Enlarged Lymph Nodes
My two and a half your old son developed a swelling on both sides of his neck or should I say enlarged lymph nodes in the neck as a result of pus filled sores on his scalp, which eventually healed, this took place in the care of a nanny. The Doc prescribed antibiotics and he completed the course, and he warned us that the lymph nodes would remain enlarged months after the infection has healed, it has been 6 months and they have slightly reduced in size but are still large, he is healthy, is gaining weight steadily, but I am still concerned. Should these lymph nodes be drained? They are not painful, and move around when you touch the swelling, excuse my English, hope you do understand my problem.
“Swollen Lymph Nodes”,
Dear “Swollen Lymph Nodes”,
Lymph nodes enlarge as a normal response to infection. Being that your child had a skin infection on the scalp, it would be expected that the lymph nodes at the nape of his neck or in his cervical area appear enlarged. Once lymph nodes increase in size due to an infection, it can take weeks for the size to return to normal.
The purpose of lymph nodes is to remove bacteria, foreign material and cell debris from the lymphatic system. Sometimes the number of microorganisms entering the lymph node is so great that the node cannot detoxify the germs the way that it should. When this occurs the node becomes infected.(1) The signs of a lymph node infection include warmth to touch, pink or red color, enlargement of the node, pain and fever. When this occurs in the neck or cervical area it is called Cervical Adenitis.
Cervical Adenitis can occur in children with a Streptococcal infection(strep throat), a Staphylococcus infection, Epstein-Bar Virus (mononucleosis), a Mycobacteria infection(Tuberculosis) or Cat Scratch Disease. The treatment for Cervical Adenitis is antibiotics and in some cases incision and drainage. (2)
From your description it doesn’t sound like there is an infection of your son’s lymph nodes. Of course, this can only be determined by a Physcian who performs a history and physical examination on your child. In response to your question about draining his lymph nodes, this is typically reserved for lymph nodes that are infected. Since your son doesn't have a fever, his scalp infection has cleared and his lymph node size has decreased after antibiotic therapy it does not seem that there is an indication for drainage of his lymph nodes. In addition, his lack of pain and the mobility of the lymph nodes are also normal findings. If you are concerned that your son’s lymph nodes are infected, you should discuss this with his Physician.
You reported that your son's lymph nodes are still enlarged, but slightly reduced in size since the infection. The best way to determine if the size of a lymph node is normal is to have it measured by his Physician. Lymph nodes in children are expected to be 2 cm in diameter or less.(2) It is important to have a healthcare professional measure the lymph node because sometimes what appears to be an enlarged lymph node to a parent may actually be normal for a child’s age.(2)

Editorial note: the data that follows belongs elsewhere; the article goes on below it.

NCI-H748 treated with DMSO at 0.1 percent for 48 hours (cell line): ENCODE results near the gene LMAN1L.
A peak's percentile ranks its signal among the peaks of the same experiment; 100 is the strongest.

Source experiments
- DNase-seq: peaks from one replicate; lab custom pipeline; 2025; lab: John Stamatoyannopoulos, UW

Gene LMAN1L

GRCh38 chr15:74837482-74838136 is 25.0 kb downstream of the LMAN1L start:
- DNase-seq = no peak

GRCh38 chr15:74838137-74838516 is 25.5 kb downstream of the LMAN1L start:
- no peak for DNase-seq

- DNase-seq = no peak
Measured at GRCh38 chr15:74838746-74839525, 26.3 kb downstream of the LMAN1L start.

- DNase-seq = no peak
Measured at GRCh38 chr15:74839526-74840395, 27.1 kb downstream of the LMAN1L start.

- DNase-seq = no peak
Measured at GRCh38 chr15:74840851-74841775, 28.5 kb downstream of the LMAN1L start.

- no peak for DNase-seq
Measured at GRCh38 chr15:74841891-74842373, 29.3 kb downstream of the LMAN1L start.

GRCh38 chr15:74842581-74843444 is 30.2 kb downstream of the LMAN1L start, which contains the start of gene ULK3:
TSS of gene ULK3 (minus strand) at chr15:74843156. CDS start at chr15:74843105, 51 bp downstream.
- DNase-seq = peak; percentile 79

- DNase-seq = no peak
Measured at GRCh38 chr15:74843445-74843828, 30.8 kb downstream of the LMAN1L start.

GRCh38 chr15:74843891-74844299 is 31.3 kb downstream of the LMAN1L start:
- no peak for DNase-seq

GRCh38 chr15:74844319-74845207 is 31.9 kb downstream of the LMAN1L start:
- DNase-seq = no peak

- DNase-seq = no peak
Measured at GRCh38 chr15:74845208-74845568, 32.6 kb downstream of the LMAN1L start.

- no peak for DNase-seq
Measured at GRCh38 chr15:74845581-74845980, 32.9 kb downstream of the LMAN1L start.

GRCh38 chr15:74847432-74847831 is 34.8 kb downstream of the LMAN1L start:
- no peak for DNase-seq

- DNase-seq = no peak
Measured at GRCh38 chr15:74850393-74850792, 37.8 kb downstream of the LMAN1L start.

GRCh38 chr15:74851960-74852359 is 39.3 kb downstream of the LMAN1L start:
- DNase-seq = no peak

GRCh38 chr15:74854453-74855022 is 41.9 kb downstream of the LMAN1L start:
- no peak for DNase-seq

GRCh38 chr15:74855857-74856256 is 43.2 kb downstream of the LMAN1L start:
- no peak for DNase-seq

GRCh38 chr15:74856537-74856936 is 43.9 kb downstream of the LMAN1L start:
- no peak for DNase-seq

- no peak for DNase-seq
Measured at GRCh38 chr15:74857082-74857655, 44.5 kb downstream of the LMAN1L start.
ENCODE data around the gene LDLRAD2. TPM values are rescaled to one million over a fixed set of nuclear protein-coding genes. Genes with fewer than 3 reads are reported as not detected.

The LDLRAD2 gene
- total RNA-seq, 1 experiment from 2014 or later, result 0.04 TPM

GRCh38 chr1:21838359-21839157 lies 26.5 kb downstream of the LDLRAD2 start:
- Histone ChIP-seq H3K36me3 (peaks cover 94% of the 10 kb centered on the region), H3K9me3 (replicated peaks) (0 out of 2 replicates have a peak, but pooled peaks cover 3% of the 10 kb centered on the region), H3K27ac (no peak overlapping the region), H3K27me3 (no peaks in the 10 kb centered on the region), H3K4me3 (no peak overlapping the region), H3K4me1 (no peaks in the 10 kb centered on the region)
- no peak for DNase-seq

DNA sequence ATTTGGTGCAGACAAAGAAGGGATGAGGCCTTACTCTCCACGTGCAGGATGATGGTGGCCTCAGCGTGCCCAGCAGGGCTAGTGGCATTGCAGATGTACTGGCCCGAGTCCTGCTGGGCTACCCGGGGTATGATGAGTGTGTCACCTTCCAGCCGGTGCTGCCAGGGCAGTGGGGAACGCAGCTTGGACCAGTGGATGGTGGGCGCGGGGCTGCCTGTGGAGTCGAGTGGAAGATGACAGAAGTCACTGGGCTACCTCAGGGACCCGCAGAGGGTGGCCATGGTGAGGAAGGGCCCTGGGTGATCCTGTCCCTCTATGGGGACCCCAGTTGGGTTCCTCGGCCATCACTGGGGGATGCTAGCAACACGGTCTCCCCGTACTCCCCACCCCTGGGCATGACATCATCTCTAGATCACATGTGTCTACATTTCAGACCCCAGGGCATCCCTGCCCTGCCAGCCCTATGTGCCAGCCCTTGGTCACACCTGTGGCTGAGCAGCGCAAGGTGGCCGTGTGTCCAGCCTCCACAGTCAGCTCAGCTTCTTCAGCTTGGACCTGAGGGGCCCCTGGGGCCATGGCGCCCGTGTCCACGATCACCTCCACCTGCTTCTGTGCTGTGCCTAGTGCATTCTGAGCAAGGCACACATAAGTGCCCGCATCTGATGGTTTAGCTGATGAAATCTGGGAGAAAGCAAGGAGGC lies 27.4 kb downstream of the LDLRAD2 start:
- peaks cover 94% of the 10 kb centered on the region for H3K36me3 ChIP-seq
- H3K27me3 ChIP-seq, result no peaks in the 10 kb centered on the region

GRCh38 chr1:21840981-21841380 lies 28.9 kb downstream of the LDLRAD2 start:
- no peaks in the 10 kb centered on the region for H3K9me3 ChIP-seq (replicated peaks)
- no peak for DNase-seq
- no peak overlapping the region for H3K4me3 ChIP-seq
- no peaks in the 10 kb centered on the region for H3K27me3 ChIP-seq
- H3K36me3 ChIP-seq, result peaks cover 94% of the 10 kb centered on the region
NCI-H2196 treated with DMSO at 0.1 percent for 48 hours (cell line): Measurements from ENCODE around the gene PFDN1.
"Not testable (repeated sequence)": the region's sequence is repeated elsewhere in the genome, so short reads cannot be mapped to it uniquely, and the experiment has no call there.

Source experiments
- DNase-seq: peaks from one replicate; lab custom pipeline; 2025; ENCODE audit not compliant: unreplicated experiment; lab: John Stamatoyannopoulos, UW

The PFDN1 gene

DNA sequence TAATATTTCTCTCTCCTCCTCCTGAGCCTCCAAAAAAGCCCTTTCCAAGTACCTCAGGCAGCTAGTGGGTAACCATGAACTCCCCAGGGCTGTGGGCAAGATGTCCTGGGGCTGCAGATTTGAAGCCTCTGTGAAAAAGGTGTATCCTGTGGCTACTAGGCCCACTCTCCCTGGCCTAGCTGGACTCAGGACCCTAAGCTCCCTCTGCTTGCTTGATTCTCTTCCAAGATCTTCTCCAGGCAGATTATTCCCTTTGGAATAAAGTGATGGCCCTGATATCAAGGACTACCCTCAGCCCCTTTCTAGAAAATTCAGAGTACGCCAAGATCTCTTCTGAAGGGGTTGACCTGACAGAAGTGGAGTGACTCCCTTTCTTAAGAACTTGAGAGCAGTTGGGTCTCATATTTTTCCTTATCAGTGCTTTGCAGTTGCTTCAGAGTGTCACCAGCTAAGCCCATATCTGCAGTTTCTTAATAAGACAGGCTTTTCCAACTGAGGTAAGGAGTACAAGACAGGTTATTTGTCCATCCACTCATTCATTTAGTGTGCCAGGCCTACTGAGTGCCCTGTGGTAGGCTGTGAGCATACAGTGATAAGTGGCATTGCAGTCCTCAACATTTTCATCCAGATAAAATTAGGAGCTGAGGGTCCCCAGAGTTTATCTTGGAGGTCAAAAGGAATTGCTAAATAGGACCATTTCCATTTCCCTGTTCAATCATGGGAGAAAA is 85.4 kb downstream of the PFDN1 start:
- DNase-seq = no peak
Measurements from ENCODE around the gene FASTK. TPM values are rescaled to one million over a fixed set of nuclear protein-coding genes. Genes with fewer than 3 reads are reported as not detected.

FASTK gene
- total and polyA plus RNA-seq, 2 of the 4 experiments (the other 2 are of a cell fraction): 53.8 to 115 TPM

Some important questions to ask are; “Why did your son develop pus filled sores on his head in the first place?” "Does your child have a skin condition on the scalp such as Eczema, Seborrhea or Ringworm of the scalp that became secondarily infected from scratching? " "Has your son been ill or has he been scratching his head a lot?" "Did he have blood work to check his immune system? Since your son's lymph node enlargement seems to be persisting, it would be a good idea to discuss these questions with his Doctor. It is also a good idea to have the Doctor examine your son's scalp, checking for a skin condition that may be contributing to lymph node enlargement.
Children with a dry itchy scalp or scratching of the scalp can have Tinea Capitis or Ringworm of the scalp. Ringworm is a fungal skin infection that occurs on the face, body or scalp. The symptoms of Ringworm or Tinea Capitis include a dry itchy scalp, scaling, crusting, inflamed nodules, hair loss and tender enlarged lymph nodes on the neck. (3,4) Because of the scratching that is involved with the condition it can become secondarily infected with a bacterial infection.(4)
Many parents fear that enlarged lymph nodes could be a sign of Cancer. (2) Although this is commonly the case in the adult population, this is not necessarily the case for children. Most lymph nodes noticed in the neck of children are normal or can be due to local infection. (2) Common causes of cervical lymph node swelling in children include acute Tonsillitis, outer ear infection, and Mononucleosis.
On the other hand, an enlarged lymph node that is accompanied by fever of an unknown cause or weight loss can be a sign of a more serious condition, such as a malignancy. Children with these symptoms should be evaluated by a Physician without delay. (2)
All children with lymph node enlargement should be evaluated and followed by a Physician. A comprehensive history and physical examination needs to be performed in order to find the cause.
I hope your son remains feeling well and his lymph node enlargement resolves soon.
For more information about the topics discussed read the following Pediatric Advice Stories:
Lumps in the Neck
Lump in the Groin
(1)Tortora G, Anagnostakos N. Principles of Anatomy and Physiology. 4th ed. Sao Paulo, Sidney:Biological Sciences Textbooks, Inc. 1984:520-521.
(2) Bates B. A Guide to Physical Examination and History Taking. Fifth Ed. Philadelphia, PA:J.B.Lippincott Company.1991:592-593.
(3)Kaplan D. Tinea Capitis. Consultant for Pediatricians. 2006. August:521.
(4 ) Ringworm. Consultant for Pediatricians. 2006. Jan:44.
Lisa-ann Kelly R.N., P.N.P.,C.
Certified Pediatric Nurse Practitioner
Pediatric Advice Website